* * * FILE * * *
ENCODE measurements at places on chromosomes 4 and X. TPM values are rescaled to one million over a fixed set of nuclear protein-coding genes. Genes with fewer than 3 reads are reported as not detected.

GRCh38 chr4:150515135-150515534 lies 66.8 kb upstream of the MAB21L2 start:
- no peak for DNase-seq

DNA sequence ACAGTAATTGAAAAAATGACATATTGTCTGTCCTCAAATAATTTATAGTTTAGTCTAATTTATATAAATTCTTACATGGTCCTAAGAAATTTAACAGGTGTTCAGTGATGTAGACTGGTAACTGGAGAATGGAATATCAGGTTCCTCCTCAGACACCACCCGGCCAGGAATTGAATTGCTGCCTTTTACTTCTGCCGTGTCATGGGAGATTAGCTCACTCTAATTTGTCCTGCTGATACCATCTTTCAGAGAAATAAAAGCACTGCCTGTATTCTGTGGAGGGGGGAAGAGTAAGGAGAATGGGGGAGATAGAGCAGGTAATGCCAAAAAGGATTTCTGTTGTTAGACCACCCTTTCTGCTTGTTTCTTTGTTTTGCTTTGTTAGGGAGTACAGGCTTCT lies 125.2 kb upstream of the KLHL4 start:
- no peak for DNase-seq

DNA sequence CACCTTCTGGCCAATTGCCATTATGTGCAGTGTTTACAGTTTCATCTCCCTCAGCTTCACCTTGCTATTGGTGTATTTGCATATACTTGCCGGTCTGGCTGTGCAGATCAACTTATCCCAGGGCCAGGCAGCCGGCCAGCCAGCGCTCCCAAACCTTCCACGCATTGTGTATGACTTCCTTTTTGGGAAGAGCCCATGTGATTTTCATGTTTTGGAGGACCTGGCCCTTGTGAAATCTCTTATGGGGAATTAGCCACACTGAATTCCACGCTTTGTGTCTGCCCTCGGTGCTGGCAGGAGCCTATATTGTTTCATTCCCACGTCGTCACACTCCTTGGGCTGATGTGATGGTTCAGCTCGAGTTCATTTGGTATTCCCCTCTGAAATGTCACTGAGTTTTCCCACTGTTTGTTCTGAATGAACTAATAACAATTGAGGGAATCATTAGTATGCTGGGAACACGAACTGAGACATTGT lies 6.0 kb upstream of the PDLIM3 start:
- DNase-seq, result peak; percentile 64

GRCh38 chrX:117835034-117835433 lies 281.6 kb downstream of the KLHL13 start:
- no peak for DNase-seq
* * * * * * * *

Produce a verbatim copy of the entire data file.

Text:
ENCODE measurements at places on chromosomes 4 and X. TPM values are rescaled to one million over a fixed set of nuclear protein-coding genes. Genes with fewer than 3 reads are reported as not detected.

GRCh38 chr4:150515135-150515534 lies 66.8 kb upstream of the MAB21L2 start:
- no peak for DNase-seq

DNA sequence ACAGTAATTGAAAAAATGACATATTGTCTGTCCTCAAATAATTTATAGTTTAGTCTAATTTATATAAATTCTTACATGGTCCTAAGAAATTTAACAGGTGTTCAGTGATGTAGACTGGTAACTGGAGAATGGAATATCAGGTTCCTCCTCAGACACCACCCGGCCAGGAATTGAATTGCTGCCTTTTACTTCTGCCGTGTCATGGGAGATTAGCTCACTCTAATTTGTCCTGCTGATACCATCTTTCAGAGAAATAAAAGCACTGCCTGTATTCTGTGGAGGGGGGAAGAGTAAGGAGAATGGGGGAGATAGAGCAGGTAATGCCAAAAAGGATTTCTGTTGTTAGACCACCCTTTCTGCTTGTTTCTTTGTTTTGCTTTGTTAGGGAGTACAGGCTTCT lies 125.2 kb upstream of the KLHL4 start:
- no peak for DNase-seq

DNA sequence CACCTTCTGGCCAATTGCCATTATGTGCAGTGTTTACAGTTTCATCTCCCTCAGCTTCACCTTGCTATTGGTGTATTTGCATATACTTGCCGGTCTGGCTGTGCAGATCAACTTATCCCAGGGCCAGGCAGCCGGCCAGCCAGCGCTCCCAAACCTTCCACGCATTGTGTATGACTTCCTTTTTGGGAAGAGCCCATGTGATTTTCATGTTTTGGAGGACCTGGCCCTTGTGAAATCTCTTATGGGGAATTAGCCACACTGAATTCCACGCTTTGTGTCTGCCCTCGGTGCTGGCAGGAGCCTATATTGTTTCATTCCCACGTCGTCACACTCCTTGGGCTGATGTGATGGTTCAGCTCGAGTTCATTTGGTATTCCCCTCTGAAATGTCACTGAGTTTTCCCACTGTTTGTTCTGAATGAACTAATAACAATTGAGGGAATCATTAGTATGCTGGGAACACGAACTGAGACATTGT lies 6.0 kb upstream of the PDLIM3 start:
- DNase-seq, result peak; percentile 64

GRCh38 chrX:117835034-117835433 lies 281.6 kb downstream of the KLHL13 start:
- no peak for DNase-seq